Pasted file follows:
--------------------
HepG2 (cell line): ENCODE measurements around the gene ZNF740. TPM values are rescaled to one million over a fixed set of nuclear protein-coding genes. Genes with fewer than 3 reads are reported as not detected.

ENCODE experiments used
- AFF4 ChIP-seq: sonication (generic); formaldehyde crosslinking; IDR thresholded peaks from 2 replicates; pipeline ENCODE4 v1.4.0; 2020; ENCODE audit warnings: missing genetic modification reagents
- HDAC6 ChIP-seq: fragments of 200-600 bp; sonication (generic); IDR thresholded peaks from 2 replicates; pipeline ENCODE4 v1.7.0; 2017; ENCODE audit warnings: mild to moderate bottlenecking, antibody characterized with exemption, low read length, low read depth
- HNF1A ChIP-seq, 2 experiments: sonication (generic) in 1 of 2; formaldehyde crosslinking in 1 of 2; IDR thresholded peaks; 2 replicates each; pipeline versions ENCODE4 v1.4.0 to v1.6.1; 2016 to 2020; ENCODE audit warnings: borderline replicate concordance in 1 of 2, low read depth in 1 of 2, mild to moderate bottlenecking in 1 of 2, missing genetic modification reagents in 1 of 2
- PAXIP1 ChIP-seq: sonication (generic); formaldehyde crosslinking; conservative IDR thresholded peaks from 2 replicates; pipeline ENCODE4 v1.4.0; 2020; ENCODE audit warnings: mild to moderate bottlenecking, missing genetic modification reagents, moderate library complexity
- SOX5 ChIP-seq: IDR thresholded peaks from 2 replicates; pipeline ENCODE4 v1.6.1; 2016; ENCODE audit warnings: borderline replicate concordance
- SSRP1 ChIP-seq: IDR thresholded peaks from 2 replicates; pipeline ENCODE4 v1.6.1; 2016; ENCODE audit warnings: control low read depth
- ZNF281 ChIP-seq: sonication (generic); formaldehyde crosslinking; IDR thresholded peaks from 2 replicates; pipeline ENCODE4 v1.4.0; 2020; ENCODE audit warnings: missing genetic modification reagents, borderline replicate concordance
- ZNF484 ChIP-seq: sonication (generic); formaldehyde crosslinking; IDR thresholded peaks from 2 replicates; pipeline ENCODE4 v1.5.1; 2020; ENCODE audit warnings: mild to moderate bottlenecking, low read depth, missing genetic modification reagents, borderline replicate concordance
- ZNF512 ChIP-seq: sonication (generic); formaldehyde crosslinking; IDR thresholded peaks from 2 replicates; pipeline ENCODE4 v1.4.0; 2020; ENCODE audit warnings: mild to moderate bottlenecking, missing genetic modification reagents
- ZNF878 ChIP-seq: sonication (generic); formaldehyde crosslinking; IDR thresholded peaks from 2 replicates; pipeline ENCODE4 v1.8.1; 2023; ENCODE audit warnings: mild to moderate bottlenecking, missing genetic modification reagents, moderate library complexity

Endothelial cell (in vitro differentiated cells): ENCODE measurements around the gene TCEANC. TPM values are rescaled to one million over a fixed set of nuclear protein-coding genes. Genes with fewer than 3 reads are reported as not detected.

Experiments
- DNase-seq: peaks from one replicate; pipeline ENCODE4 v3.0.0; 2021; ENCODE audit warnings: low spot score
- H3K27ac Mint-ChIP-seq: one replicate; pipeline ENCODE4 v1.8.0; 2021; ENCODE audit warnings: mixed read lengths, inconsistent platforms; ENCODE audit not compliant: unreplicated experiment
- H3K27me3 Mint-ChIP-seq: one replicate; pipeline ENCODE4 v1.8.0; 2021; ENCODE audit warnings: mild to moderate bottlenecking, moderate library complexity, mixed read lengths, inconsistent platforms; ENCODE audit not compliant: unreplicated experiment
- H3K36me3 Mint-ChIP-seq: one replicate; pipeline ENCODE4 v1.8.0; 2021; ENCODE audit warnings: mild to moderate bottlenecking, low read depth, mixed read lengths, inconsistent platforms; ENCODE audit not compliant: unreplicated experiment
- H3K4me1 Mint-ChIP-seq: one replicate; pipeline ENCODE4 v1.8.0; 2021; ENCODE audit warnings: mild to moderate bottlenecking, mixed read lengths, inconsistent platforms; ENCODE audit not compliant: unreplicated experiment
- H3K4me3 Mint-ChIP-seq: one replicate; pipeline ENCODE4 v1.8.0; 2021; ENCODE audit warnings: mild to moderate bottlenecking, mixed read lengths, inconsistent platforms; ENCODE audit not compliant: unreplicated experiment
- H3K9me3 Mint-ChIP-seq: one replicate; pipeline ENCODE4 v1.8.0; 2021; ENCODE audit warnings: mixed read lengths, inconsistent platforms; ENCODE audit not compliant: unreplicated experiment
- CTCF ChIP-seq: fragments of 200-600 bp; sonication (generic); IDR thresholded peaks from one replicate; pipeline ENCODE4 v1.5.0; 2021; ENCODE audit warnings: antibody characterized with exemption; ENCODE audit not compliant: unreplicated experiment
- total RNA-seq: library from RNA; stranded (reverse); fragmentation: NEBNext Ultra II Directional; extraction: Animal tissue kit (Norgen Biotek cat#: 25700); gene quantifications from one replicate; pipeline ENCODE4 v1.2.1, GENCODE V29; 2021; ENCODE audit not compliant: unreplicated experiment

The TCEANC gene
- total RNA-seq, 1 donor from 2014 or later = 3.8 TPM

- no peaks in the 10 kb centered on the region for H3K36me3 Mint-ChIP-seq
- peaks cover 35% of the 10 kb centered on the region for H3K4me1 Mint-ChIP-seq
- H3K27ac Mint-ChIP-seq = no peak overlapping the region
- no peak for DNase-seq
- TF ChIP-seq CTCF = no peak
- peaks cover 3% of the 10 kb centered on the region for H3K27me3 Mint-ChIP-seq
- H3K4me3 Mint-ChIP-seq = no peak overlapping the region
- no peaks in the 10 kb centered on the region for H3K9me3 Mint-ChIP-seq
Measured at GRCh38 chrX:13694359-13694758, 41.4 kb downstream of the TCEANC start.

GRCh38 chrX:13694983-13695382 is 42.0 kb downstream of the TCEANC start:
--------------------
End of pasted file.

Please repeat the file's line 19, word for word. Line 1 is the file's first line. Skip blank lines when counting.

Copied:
- H3K4me1 Mint-ChIP-seq: one replicate; pipeline ENCODE4 v1.8.0; 2021; ENCODE audit warnings: mild to moderate bottlenecking, mixed read lengths, inconsistent platforms; ENCODE audit not compliant: unreplicated experiment